One of the most rewarding experiences that TWS has afforded me has been the opportunity to serve. I have been fortunate to have served as a committee member, committee chair and officer at the various levels of TWS (state, section, and international). These learning experiences have allowed me to meet members from all walks of life and better understand the Society’s varied and diverse membership. These experiences also have provided me with a better understanding of the administrative and financial complexities of TWS and the process through which difficult decisions often are made for an organization that spans from local to international reaches. More importantly, they also have allowed me to meet and learn from the dedicated, skilled staff who commit long hours toward the continued excellence of the Society.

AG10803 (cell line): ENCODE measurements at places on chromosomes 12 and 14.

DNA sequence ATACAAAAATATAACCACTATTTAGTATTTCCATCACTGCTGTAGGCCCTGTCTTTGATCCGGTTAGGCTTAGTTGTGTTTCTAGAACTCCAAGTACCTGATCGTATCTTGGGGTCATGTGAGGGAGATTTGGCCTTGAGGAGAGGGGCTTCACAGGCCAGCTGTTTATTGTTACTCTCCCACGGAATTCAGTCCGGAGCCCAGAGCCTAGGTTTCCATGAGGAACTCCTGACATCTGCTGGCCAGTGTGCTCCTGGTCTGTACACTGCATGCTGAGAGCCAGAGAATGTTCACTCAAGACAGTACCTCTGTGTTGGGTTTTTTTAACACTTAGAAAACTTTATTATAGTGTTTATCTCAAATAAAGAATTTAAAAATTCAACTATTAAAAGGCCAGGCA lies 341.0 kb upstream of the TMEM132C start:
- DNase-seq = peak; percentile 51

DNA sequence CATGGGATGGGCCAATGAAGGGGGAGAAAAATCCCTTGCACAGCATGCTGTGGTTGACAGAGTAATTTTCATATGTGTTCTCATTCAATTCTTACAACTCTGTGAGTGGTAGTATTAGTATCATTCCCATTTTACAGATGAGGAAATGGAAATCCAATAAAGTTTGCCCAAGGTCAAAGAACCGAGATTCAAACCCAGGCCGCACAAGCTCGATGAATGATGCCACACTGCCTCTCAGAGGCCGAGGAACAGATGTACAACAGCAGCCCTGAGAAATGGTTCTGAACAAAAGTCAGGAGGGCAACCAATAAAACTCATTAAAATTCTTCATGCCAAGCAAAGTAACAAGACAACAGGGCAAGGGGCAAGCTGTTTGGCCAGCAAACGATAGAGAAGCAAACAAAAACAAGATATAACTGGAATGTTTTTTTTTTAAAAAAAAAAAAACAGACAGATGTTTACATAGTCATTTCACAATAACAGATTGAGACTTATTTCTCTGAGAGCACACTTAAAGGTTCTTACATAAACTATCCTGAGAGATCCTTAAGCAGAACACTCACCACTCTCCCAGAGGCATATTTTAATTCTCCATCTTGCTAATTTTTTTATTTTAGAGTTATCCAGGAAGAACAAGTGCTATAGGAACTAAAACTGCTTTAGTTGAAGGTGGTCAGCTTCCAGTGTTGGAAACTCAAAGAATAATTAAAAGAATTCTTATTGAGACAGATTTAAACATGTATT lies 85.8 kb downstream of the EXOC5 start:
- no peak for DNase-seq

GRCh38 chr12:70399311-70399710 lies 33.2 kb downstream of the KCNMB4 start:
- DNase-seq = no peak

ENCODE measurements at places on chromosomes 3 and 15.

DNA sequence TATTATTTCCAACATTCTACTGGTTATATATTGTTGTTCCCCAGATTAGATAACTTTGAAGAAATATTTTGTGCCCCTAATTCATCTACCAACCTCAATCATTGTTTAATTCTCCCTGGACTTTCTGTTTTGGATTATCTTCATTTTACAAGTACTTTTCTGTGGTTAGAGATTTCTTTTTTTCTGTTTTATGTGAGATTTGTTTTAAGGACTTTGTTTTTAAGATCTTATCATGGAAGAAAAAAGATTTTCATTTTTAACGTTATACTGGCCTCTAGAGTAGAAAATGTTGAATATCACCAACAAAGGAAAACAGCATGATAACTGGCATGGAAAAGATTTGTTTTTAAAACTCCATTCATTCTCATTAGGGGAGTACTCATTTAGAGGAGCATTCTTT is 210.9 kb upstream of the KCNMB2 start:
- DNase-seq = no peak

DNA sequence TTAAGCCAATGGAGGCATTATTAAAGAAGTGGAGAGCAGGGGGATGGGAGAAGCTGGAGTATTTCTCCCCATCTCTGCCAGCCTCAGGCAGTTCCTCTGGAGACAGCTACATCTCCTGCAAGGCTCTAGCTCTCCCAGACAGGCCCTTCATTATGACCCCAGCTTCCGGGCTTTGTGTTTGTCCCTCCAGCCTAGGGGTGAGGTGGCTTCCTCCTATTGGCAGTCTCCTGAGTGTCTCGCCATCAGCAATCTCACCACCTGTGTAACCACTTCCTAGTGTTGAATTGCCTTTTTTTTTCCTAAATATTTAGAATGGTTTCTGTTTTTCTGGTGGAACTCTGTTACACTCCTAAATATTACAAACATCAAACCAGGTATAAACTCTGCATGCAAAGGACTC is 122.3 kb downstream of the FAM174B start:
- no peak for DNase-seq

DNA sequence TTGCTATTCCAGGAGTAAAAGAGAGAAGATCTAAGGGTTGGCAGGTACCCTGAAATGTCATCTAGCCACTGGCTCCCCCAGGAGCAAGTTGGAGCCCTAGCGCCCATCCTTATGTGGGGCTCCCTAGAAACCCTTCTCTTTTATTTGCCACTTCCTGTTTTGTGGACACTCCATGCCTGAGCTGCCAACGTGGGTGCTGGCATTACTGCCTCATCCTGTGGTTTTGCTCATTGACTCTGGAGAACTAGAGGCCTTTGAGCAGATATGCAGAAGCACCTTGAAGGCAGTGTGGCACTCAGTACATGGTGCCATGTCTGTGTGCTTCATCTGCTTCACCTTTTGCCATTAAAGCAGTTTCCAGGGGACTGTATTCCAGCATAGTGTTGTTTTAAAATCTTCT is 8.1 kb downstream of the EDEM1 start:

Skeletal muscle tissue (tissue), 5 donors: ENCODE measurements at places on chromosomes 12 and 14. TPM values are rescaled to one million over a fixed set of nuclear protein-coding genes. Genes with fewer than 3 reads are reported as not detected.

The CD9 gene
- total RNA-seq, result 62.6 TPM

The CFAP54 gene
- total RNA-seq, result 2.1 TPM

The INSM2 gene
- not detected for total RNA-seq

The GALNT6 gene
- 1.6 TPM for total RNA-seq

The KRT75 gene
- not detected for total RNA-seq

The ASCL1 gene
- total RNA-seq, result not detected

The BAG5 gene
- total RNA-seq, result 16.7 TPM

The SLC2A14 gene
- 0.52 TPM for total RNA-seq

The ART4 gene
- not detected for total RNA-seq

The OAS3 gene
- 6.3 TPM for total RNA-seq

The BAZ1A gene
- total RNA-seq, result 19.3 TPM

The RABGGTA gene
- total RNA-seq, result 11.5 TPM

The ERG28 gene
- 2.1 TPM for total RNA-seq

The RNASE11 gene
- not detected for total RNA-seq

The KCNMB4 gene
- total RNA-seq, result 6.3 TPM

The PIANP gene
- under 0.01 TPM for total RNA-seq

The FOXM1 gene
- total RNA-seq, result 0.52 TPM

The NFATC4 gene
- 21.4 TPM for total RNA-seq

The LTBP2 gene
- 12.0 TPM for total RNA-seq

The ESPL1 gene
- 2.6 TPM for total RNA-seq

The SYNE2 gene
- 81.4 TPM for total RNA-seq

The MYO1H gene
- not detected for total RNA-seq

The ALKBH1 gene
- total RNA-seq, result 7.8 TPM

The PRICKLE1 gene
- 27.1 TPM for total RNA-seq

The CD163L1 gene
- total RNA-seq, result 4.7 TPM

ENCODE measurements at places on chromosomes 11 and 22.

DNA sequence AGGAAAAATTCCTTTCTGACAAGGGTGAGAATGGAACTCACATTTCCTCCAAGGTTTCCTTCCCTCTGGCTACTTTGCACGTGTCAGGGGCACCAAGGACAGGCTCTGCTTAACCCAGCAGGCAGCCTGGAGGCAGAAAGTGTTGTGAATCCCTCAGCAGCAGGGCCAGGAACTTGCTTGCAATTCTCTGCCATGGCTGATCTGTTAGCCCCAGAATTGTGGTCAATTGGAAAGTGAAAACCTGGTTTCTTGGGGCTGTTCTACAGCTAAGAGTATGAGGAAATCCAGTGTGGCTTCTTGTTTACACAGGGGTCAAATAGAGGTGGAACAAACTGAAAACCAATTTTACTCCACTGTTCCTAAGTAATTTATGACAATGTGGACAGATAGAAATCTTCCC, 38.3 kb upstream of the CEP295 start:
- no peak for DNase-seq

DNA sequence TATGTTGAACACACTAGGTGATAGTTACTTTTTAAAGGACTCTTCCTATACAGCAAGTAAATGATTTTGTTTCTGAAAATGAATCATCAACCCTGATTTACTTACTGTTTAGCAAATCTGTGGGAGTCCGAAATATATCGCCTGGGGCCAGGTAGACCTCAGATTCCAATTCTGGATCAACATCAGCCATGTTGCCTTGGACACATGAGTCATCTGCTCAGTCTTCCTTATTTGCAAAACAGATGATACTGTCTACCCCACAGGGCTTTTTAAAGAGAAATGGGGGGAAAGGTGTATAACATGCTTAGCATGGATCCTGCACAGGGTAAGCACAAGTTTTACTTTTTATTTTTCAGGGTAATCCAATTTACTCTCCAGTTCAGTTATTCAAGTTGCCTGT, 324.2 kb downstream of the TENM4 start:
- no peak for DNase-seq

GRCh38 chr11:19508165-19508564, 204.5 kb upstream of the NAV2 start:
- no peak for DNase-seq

These formative experiences have shaped not only my career and professional outlook, but also my vision for TWS. I envision TWS to be the premier professional organization that provides excellence in natural resource science, management, education and policy for North America and beyond, while providing a professional home for a diverse and geographically broad membership where they learn, develop, network and serve. Excelling as such an organization entails many aspects including recruitment of new members, development of existing ones, nurturing of organizational subunits, fiscal growth and responsibility, engagement with conservation affairs, and many others. The sustained success of TWS therefore hinges on 3 main pillars: 1) continued and improved effort in the provisioning of services, benefits and opportunities for all members, including those affiliated to the Society only through chapters or sections, with the goal of better serving the broader membership and unifying all members; 2) enhancing the financial security of the Society through donor relations, an engaged and functioning TWS Foundation Board, and private endowments for the purposes of promoting financial sustainability of the Society and its capacity to support existing—as well as implement new, strategic—programs, benefits and initiatives; and 3) continued improvement of the role of TWS as an effective participant in policy and international arenas with the goal of augmenting the relevance of TWS, its science, and its impact to society at large.